Also titled "The Ballance of our Forraign Trade is the Rule of our Treasure"
An essay by Thomas Mun, a 17th Century English merchant. It is a perfect example of mercantilism - the mercantilists being regarded as the first group of economic thinkers whose writings belong within the discipline (rather than approaching economics from philosophy or theology).
"My Son, In a former Discourse I have endeavoured after my manner briefly to teach thee two things: The first is Piety, how to fear God aright, according to his Works, and Word: The second is Policy, how to love and serve thy Country... "
Mun begins his treatise by assessing the ideal qualities of a merchant. He views the role of merchants as critical to expanding the wealth of a nation, as he sees economic growth as being driven by trade. He moves on to discuss the economic policies a king should employ to pursue this goal.
Mun can fairly be regarded as a protectionist in the field of trade policy. He advises kings (or to be specific, the English King) to raise tariffs on imports and remove export duties, and thereby reduce imports and maximise exports, improving the nations balance of trade.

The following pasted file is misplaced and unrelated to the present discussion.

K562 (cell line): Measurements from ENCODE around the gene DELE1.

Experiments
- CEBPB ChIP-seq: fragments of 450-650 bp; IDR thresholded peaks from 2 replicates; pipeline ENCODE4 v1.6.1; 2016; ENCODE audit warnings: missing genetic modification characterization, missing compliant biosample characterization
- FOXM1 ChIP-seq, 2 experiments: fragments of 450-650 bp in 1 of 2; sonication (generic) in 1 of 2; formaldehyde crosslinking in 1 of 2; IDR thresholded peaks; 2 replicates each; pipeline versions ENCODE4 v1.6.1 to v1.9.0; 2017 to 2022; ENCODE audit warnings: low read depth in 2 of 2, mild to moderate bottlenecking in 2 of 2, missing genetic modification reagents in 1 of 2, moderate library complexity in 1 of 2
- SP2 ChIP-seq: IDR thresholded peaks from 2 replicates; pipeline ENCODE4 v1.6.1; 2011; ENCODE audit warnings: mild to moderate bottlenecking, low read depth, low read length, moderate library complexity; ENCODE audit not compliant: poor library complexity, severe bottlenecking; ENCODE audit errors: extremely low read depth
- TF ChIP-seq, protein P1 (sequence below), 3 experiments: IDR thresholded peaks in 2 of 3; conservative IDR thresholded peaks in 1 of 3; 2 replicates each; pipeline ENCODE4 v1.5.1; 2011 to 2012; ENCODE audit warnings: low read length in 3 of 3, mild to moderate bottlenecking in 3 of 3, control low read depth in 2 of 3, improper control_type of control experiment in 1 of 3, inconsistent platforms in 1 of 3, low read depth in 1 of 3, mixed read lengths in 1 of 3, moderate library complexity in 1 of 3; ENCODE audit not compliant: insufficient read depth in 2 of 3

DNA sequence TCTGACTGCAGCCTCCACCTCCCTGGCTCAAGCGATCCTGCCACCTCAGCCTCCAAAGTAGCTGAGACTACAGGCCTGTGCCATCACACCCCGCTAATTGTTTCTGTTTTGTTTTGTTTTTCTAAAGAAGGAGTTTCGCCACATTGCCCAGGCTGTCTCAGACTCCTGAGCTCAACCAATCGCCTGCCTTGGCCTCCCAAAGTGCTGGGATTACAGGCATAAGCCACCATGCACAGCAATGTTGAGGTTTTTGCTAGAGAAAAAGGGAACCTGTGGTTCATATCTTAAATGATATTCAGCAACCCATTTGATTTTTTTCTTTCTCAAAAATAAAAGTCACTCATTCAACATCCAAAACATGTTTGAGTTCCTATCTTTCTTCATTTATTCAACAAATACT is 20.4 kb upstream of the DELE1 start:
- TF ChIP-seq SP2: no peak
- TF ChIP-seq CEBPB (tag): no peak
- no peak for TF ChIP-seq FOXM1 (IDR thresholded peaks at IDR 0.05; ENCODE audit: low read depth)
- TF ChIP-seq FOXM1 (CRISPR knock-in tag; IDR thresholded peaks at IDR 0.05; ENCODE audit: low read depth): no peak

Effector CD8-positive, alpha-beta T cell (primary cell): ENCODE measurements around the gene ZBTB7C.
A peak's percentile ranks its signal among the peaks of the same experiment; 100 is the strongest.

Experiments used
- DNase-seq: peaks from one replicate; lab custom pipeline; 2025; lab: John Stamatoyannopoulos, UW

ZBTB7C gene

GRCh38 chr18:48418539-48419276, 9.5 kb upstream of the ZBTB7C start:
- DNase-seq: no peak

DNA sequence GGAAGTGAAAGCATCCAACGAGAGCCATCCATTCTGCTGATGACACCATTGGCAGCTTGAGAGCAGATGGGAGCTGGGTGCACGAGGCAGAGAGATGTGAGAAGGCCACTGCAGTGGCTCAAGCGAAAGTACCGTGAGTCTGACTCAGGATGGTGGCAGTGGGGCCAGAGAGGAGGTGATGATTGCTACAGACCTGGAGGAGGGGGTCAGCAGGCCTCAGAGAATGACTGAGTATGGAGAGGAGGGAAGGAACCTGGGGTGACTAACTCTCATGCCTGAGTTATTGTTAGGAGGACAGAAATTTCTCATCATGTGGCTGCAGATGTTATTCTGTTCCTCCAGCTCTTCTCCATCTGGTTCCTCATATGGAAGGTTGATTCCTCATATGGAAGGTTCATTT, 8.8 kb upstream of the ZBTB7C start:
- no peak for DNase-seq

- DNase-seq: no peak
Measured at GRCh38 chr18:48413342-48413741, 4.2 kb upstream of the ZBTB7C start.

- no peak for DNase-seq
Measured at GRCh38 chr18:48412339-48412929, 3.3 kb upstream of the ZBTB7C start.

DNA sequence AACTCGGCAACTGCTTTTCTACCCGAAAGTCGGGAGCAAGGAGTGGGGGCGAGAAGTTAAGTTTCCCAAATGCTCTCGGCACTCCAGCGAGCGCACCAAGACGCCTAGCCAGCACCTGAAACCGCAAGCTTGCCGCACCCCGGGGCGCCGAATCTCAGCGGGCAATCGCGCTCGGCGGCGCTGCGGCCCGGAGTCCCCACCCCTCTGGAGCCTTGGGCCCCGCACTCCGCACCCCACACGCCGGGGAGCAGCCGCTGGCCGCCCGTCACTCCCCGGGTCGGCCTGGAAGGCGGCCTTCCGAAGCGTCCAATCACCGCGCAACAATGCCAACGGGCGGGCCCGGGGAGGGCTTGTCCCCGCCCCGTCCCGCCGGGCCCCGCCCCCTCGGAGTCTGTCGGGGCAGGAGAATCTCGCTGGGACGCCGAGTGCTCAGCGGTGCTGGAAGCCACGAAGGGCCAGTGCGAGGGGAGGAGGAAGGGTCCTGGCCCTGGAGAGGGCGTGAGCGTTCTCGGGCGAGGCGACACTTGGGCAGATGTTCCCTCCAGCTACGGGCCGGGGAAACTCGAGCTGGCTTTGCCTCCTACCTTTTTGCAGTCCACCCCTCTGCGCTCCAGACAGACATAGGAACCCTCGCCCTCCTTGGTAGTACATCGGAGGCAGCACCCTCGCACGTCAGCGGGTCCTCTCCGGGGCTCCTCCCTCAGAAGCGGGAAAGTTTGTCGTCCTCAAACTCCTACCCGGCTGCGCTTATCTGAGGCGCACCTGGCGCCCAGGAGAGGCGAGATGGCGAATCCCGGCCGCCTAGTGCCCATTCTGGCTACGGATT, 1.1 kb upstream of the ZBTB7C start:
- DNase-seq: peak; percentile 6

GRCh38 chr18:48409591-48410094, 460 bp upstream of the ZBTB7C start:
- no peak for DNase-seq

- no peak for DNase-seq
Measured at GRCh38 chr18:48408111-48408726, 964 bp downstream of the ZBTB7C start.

Before the spread of credit cards and paper currency, trade was settled in Gold and Silver. This meant the money supply was not controlled by a Central Bank, but rose and fell with the trade surplus and deficit. Nor could governments easily raise funds during wartime by printing currency: no one would trust bills of exchange from a government which might not exist come the morning, and systems of borrowing we're fairly primitive in most of Europe during this period (and especially in England prior to the Civil War and Glorious Revolution).
This was why it was important for a King to accumulate Treasure, so the Kingdom is well equipped to fight a war. But this wealth is of little use sitting in a chest in a castle:
"Neither are all the advances of princes strictly tied to be massed up in treasure, for they have other no less necessary and profitable wayes to make them rich and powerful, by issuing out continually a great part of their yearly Incomes to their subjects from whom it was first taken; as namely, by employing them to make Ships of War, with all the provisions thereunto belonging, to build and repair Forts, to buy and store up Corn in the Granaries of each Province for a years use (at least) aforehand, to serve in occasion of Dearth, which cannot be neglected by a State but in great danger, to erect Banks with their money for the encrease of their subjects trade, to maintain in their pay, Collonels, Capitins, Souldiers, Commanders, Mariners, and others, both by sea and Land, with good discipline,to fill their Store-houses (in sundry strong places) and to abound in Gun Powder, Brimstone, Saltpeter, Shot, Ordnance, Musquets, Swords, Pikes, Armours, Horses, and in many other such like Provisions fitting War; all which will make them to be feared abroad, and loved at home"